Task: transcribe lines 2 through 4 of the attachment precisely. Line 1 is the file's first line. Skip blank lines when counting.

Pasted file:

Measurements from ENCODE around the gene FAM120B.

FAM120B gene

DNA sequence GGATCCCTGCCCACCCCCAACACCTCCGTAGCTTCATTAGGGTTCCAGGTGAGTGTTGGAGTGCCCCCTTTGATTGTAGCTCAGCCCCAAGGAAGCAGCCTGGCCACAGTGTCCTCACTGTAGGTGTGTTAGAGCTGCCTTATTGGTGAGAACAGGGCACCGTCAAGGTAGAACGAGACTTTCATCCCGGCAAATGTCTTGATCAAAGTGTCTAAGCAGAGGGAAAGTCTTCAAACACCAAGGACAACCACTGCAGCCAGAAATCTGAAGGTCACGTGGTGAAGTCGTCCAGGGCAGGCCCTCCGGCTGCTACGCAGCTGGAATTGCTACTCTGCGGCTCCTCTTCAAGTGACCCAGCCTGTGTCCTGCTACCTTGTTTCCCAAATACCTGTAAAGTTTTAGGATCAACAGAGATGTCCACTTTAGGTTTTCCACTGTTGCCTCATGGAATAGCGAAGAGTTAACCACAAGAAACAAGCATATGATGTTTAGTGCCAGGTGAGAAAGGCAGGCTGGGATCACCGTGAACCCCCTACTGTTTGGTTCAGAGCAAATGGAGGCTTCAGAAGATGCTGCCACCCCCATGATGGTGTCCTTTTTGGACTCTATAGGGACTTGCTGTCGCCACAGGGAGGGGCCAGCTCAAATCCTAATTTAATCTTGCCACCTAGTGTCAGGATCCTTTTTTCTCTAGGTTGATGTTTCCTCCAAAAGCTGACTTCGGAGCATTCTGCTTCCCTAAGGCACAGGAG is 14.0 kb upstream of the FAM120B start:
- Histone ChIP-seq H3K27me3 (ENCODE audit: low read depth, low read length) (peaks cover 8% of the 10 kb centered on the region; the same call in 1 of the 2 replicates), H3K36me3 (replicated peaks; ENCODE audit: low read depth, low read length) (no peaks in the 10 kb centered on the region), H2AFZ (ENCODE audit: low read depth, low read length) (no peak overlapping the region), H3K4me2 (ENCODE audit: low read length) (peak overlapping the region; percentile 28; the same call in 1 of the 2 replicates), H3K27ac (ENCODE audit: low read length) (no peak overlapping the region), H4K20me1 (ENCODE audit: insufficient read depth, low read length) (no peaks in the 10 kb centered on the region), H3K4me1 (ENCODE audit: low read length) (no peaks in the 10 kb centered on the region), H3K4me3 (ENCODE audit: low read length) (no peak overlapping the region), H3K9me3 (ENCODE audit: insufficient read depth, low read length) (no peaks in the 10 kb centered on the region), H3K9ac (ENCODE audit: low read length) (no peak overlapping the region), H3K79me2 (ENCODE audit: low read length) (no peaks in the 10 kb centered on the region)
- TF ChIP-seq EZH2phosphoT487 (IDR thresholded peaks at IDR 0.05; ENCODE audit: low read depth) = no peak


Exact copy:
FAM120B gene

DNA sequence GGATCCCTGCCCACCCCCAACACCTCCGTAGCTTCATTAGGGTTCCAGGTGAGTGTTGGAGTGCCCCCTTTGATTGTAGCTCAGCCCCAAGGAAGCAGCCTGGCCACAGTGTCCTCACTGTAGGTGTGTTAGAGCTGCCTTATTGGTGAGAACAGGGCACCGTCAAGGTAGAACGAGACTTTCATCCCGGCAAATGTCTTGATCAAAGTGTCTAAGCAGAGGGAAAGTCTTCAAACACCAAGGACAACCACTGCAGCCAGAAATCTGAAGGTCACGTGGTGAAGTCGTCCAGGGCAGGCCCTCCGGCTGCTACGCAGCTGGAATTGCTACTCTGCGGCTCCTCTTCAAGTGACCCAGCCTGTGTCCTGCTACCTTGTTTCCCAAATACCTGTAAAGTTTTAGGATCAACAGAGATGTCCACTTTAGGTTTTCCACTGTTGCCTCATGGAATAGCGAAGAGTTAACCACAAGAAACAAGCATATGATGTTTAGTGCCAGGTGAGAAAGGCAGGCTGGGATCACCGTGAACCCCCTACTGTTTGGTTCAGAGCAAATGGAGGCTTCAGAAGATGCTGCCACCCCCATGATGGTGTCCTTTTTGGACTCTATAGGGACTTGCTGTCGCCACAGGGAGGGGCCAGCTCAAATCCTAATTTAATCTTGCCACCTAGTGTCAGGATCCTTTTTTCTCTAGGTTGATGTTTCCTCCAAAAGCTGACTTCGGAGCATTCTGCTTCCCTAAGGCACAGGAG is 14.0 kb upstream of the FAM120B start:
- Histone ChIP-seq H3K27me3 (ENCODE audit: low read depth, low read length) (peaks cover 8% of the 10 kb centered on the region; the same call in 1 of the 2 replicates), H3K36me3 (replicated peaks; ENCODE audit: low read depth, low read length) (no peaks in the 10 kb centered on the region), H2AFZ (ENCODE audit: low read depth, low read length) (no peak overlapping the region), H3K4me2 (ENCODE audit: low read length) (peak overlapping the region; percentile 28; the same call in 1 of the 2 replicates), H3K27ac (ENCODE audit: low read length) (no peak overlapping the region), H4K20me1 (ENCODE audit: insufficient read depth, low read length) (no peaks in the 10 kb centered on the region), H3K4me1 (ENCODE audit: low read length) (no peaks in the 10 kb centered on the region), H3K4me3 (ENCODE audit: low read length) (no peak overlapping the region), H3K9me3 (ENCODE audit: insufficient read depth, low read length) (no peaks in the 10 kb centered on the region), H3K9ac (ENCODE audit: low read length) (no peak overlapping the region), H3K79me2 (ENCODE audit: low read length) (no peaks in the 10 kb centered on the region)